How To Say NO Without The Guilt

How To Say NO Without The Guilt

Saying no is one of the hardest things for a people pleaser, and I know because I was a chronic one for many years. The guilt that would build up inside of me was unbearable and was completely soul crushing. As humans we like to be helpful, it’s a trait we all have. It feels good when we do it, so we like to offer it freely. However, there is a fine line between being overly helpful and knowing our boundaries instead of being taken advantage of because we don’t know how to say NO without the guilt.

Saying no is not about becoming a stuck-up bitch who never helps anyone ever again. We want to find the middle ground where we understand when we can help without feeling stressed and our limitations.

Pretty much saying no is about asserting your boundaries and if you want to do that with more ease head over to this article here >> Six Steps To Maintain And Set Boundaries With Ease

In my early 20’s I lived in a share house with the sweetest flatmate Kelly, she would do all the things for everyone! She was a ‘YES’ lady.

‘Hey Kel, could you give me a lift to the grocery store?’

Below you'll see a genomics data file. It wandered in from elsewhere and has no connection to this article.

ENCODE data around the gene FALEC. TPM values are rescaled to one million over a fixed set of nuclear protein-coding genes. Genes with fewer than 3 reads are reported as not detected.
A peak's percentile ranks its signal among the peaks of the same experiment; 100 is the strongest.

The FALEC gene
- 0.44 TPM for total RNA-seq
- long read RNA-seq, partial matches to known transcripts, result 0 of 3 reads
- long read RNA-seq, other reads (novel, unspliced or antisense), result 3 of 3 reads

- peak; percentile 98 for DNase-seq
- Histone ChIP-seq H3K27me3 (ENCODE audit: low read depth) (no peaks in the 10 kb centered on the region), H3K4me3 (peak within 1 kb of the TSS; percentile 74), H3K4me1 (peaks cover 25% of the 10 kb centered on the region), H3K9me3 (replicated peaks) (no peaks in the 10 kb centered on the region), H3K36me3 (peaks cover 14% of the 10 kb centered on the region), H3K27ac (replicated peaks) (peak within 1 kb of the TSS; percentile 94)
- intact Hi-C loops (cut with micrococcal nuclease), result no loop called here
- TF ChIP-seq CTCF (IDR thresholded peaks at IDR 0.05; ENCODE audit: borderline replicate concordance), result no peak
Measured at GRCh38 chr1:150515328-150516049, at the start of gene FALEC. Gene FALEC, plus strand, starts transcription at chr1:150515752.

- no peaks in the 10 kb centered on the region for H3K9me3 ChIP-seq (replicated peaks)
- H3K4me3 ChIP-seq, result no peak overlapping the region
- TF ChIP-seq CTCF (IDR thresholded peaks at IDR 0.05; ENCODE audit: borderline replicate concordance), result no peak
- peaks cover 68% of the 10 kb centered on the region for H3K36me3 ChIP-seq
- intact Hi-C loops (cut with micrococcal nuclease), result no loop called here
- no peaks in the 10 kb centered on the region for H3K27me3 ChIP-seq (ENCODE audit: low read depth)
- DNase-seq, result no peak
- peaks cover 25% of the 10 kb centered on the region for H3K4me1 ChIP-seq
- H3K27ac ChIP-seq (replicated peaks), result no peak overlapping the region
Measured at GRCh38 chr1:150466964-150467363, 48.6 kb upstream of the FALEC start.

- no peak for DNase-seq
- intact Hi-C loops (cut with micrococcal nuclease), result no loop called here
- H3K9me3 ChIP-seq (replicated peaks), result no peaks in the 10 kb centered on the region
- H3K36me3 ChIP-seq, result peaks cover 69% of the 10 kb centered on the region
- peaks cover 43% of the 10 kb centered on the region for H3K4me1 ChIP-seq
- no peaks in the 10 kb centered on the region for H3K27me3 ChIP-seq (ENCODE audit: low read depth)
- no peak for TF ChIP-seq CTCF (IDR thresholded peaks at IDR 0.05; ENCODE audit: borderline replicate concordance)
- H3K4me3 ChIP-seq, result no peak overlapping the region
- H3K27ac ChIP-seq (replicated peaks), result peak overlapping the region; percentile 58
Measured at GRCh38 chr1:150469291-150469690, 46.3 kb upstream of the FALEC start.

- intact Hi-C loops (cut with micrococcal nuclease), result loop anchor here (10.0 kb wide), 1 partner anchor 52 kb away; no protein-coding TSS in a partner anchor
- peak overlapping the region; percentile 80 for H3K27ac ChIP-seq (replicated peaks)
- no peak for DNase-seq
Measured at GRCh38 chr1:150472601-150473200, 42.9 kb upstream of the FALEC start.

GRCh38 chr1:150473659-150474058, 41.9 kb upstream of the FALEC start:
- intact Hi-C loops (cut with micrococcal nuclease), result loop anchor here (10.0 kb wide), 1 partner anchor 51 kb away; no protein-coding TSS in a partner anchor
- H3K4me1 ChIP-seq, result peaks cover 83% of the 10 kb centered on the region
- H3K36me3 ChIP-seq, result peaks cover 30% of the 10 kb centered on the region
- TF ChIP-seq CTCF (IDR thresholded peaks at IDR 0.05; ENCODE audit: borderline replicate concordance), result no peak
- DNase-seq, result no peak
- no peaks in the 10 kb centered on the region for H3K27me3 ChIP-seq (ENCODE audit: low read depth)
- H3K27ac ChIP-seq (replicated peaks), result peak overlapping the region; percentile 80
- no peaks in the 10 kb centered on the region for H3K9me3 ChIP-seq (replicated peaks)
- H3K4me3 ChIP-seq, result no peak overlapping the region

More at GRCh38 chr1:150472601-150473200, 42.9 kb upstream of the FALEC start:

‘Hey Kel, do you want to come out tonight?’
‘Hey Kel, can you help me for a few hours to finish up my work?’
‘Hey Kel, can you grab a carton of milk on your way home?’
‘Hey Kel, are you good to do overtime tonight?’
‘Hey Kel, do you want to stay in and have a party tonight?’
‘Hey Kel, can you pick us up a carton of beer?’
‘Hey Kel, can I borrow $10?”

Yes, yes, yes, yes, yes….

One day in our kitchen I noticed how tired she was. I asked her what was going on. She was absolutely exhausted, as it turned out she was doing her job, helping her mum after work when she wasn’t doing overtime, plus running a thousand errands for us in the house and her friends. I continued to ask her, why do you do it?

Kel’s response was because she felt in debt to us as flatmates for living in such an amazing house and letting her live there. She felt she owed her mum because she was her mum. She liked her boss, so when it came to overtime she couldn’t say no because she didn’t want to let her down.

So we spoke about the power of saying ‘No’. A simple no, without the excuses.

Of course the next day I needed Kel’s help, and do you know what she said? ‘NO!’ It took me a minute to check myself but then I cheered her on for doing so. It was a bittersweet moment of course, but I got to watch Kel over the coming weeks shift her energy and step into her own power.



When we continually say Yes to things we don’t really want, we are saying NO to ourselves. We are reconfirming that other people matter more than we do. And this pattern brings up a whole lot of junk. Feelings of resentment, comparison, avoidance cause real damage to our relationships.

Firstly, our relationship to self deteriorates because we are prioritising others needs over our own. We deny ourselves what we need, maybe a night in, instead of going out for drinks after work.